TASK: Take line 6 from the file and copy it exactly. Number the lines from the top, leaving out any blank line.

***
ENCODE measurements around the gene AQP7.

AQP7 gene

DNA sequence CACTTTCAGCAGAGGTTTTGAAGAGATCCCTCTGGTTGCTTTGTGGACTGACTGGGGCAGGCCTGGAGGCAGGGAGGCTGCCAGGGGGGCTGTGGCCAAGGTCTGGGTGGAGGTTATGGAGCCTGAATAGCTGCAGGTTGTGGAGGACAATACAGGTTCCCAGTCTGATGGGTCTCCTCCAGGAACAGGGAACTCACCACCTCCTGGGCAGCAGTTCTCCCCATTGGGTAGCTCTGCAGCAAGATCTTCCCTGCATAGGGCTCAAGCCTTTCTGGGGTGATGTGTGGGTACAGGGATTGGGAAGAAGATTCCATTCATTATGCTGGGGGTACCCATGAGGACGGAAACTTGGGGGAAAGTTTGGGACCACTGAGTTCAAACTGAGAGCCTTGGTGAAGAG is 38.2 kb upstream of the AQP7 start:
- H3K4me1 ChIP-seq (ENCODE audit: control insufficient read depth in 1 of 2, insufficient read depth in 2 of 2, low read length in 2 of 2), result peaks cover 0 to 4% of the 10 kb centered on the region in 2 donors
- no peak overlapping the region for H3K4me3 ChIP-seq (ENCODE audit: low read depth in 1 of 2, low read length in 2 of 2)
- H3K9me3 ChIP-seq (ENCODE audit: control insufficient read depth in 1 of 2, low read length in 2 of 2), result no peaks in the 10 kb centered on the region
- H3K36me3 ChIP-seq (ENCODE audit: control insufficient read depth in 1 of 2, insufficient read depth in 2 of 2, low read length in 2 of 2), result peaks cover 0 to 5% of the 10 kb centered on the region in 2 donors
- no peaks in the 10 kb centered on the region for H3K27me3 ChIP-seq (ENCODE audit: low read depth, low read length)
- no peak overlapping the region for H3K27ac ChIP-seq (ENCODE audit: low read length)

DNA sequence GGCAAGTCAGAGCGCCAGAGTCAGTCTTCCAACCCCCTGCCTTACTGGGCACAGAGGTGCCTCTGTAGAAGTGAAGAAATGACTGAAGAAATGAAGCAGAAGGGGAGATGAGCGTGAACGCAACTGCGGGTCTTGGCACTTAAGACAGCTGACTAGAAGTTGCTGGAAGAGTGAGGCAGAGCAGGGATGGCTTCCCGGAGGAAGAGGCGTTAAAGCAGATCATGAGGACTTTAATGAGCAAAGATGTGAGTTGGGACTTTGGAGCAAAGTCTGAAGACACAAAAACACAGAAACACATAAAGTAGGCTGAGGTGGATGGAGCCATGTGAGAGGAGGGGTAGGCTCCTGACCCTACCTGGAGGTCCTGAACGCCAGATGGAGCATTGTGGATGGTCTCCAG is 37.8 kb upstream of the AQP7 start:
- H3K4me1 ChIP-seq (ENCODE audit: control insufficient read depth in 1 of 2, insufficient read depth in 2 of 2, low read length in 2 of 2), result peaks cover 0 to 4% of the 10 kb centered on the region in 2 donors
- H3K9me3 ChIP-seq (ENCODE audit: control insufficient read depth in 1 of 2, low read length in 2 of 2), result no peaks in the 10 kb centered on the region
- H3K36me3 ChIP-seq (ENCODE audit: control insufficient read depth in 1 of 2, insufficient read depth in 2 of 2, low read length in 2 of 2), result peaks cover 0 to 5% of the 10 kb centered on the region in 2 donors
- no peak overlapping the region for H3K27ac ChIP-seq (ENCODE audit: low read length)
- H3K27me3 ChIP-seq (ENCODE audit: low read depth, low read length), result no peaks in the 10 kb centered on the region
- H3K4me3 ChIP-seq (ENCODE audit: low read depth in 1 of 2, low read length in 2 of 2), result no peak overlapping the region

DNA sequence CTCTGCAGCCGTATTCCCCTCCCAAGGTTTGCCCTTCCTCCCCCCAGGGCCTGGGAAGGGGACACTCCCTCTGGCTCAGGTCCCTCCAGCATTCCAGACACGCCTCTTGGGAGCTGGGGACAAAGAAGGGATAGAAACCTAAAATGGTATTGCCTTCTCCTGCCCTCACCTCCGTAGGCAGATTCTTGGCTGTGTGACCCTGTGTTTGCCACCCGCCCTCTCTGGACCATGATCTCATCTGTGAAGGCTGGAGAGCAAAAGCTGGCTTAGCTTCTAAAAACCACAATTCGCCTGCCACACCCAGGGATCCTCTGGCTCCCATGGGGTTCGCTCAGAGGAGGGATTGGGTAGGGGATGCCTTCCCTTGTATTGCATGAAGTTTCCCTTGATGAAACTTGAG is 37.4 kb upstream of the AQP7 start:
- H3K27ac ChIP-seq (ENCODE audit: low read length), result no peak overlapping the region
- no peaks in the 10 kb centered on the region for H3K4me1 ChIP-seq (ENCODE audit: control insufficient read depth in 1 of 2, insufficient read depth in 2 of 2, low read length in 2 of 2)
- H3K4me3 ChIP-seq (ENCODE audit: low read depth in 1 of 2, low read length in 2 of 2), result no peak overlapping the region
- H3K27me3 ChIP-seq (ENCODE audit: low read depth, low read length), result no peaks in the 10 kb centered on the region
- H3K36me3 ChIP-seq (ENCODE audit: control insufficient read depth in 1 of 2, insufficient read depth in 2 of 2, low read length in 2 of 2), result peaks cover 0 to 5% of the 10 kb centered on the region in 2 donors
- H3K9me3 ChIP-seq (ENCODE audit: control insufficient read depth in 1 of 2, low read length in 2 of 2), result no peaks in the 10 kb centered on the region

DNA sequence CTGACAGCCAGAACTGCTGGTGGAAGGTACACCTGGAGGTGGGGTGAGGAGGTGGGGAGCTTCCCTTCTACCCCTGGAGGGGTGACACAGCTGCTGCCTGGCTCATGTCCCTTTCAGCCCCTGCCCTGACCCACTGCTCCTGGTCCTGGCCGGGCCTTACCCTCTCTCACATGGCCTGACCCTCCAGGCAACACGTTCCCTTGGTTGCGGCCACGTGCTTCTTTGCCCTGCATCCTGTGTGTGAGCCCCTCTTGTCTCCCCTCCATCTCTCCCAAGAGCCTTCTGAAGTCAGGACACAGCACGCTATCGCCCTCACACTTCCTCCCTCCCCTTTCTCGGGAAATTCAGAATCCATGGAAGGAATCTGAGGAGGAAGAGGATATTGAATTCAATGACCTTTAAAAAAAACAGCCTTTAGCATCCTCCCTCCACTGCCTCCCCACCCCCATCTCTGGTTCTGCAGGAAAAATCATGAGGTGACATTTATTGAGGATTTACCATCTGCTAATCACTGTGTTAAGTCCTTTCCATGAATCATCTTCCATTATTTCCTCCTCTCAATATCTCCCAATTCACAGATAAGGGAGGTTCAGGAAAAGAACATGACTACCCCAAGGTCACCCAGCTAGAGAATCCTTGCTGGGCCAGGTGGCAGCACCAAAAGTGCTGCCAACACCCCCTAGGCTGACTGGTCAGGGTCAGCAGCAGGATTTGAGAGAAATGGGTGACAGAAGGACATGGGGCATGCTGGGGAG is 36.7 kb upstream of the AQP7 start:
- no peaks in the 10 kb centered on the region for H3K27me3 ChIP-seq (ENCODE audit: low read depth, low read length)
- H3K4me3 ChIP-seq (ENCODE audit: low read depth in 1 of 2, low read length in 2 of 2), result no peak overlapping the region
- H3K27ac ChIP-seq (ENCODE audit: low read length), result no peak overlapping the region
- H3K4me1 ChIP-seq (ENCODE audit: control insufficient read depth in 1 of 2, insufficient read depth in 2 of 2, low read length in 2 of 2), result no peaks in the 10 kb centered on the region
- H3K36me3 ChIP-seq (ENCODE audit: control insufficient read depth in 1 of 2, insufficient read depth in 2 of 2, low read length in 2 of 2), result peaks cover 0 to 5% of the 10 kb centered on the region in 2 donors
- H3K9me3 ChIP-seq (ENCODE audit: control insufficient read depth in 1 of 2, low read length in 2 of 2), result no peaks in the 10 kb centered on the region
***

- H3K9me3 ChIP-seq (ENCODE audit: control insufficient read depth in 1 of 2, low read length in 2 of 2), result no peaks in the 10 kb centered on the region